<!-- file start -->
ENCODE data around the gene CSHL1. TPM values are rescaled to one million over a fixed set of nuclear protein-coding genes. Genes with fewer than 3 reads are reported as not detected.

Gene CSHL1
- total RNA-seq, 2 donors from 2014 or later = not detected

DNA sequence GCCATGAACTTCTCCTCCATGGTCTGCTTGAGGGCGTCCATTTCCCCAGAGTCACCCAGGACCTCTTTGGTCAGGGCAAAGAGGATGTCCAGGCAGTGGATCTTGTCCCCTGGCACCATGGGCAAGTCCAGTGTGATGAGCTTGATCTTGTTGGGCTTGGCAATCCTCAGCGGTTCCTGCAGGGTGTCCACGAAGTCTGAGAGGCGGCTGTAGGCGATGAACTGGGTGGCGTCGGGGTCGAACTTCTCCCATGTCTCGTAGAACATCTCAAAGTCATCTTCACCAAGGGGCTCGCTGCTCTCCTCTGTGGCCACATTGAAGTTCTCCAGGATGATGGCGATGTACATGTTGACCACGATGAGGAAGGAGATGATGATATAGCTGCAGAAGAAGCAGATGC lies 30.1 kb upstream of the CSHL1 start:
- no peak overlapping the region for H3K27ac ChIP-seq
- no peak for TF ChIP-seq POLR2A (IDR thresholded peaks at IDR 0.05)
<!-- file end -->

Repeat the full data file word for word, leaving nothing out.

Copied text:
ENCODE data around the gene CSHL1. TPM values are rescaled to one million over a fixed set of nuclear protein-coding genes. Genes with fewer than 3 reads are reported as not detected.

Gene CSHL1
- total RNA-seq, 2 donors from 2014 or later = not detected

DNA sequence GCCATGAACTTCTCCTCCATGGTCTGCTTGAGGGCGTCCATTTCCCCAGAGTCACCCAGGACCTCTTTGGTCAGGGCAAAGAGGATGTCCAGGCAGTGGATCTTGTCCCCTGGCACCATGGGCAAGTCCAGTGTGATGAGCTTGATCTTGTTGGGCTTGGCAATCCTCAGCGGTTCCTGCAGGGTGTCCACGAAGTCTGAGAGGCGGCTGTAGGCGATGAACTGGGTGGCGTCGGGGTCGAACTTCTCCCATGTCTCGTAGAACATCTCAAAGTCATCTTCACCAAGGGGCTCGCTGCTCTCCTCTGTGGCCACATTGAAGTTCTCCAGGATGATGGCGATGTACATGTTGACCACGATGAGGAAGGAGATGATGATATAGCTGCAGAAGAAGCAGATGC lies 30.1 kb upstream of the CSHL1 start:
- no peak overlapping the region for H3K27ac ChIP-seq
- no peak for TF ChIP-seq POLR2A (IDR thresholded peaks at IDR 0.05)